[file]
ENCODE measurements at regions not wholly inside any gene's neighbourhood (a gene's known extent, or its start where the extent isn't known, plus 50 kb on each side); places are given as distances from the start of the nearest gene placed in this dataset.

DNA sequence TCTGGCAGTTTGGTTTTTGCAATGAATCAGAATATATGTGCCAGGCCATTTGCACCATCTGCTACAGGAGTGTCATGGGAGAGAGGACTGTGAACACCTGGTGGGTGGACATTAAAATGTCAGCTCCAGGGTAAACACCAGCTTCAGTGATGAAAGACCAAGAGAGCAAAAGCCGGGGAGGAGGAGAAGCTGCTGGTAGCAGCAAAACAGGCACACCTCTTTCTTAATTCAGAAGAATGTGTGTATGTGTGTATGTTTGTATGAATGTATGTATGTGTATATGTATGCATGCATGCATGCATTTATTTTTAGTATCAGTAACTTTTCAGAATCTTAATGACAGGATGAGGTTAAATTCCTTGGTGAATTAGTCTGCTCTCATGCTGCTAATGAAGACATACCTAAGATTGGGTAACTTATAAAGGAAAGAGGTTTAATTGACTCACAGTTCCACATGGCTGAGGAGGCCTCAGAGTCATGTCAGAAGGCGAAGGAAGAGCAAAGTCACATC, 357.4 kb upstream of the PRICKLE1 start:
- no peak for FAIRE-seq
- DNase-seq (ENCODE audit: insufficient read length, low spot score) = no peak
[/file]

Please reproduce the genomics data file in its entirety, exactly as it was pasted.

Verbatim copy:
ENCODE measurements at regions not wholly inside any gene's neighbourhood (a gene's known extent, or its start where the extent isn't known, plus 50 kb on each side); places are given as distances from the start of the nearest gene placed in this dataset.

DNA sequence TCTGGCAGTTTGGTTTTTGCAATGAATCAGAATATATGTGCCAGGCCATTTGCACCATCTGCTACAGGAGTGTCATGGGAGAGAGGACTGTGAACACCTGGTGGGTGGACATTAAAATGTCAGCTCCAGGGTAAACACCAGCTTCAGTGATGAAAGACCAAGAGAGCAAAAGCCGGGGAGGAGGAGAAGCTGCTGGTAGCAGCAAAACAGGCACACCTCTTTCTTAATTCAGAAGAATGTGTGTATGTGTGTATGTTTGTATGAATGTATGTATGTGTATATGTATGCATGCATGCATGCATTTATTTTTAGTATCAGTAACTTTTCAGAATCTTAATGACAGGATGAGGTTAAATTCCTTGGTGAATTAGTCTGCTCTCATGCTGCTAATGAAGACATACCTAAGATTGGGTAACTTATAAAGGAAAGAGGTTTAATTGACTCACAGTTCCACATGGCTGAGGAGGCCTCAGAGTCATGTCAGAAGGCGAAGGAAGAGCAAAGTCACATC, 357.4 kb upstream of the PRICKLE1 start:
- no peak for FAIRE-seq
- DNase-seq (ENCODE audit: insufficient read length, low spot score) = no peak